January 15, 2014
So, I had that interview I was all prepped for yesterday and it was well…interesting. (No worries…I mean “interesting” in a totally academic-related sense and I won’t be going all dear-diary in this posting and get overly emotionally reflective and in touch with my inner twelve year old..no offense to those who are twelve….)
This morning in my usual coffee/quiet time/blog+twitter catch up time I came across a posting that George Siemens, my doctoral supervisor, had recently written in reference to a meeting that he’d had with two other of my cohort members whom he also supervises. In the posting he referenced a meeting that recently happened and the things that struck him particularly in regards to epistemology, ontology, vulnerability in learning, and the social, identity, and emotional factors that influence learners while they are “in progress.” (It was a bit crazy reading his article because previous to reading his blog I’d just spent a lot of time trying to figure out what epistemology really means and even put a definition on this blog to sort of codify it for myself…I’d say we’re tracking.)
Actually, you should really just go read the blog here because it’s short and fabulous…it’ll open in a new window and it is worth your time. But come back, okay?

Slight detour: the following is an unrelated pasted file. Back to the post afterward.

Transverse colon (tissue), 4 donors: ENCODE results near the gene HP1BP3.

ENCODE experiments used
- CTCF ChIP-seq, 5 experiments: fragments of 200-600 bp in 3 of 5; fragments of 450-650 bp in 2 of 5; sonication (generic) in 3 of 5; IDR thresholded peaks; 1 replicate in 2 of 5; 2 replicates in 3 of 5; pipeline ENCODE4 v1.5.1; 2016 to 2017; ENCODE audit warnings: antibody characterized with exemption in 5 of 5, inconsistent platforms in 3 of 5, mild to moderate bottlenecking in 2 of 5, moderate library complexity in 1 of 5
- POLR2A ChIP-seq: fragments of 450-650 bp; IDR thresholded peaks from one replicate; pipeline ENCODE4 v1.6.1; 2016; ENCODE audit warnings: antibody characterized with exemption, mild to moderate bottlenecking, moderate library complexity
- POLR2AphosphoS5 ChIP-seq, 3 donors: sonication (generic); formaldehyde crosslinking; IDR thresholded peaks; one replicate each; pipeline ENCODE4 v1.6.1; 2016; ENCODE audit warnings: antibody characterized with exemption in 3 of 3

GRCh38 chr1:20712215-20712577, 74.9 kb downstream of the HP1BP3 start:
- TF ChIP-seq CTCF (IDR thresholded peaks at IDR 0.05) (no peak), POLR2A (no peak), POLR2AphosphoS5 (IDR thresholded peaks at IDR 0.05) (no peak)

Genius, eh? So, I read this article and instantly knew the entire context of what had prompted it and began to seriously think about what George had brought up particularly in regards to being cognizant of the emotional needs of the learner, creating a space where it is safe to be vulnerable, and not trying to push the learning process to an accelerated pace because it does take time for you to not just learn the “facts” but also to come into yourself in the process.
These ideas coupled with a lot of what I’d been mulling over since last night and my first seminar of 802 burst into a flurry of mental activity surrounding time, self efficacy, vulnerability, safe spaces, and creative process. It’s all very raw and mostly in sentence fragments with poor penmanship and inordinate amounts of exclamation points so I won’t share any concrete ideas related to research questions here (yet) but I am kind of fascinated with how we can turn our online spaces into safe places for personal transformation and also how we can use curriculum to move students from a “must-find-the-correct-answer-at-any-cost” paradigm to a pragmatic, truth-is-relative-to-context (which is ever changing) paradigm.
Which brings me back to my interview…which went astounding well. I answered questions like a champ and felt articulate and told stories and did all the things that they tell you to do when interviewing and yet the one thing that kept coming back to me was…do you really believe in this???
…Really, Lisa?? Is this vision and philosophy of education really aligned with your own and do you really think that you are the best fit for this new opportunity? Or is someone who is more vested in the program…more vested in the school a better fit?
And I honestly don’t know the correct answer. I know I want the best for my students and I know that today, after verbally articulating a lot about who I am as both a design and an educator, I feel way way more grounded in what I believe, but beyond that and whether this is the correct new path for me…we shall indeed see.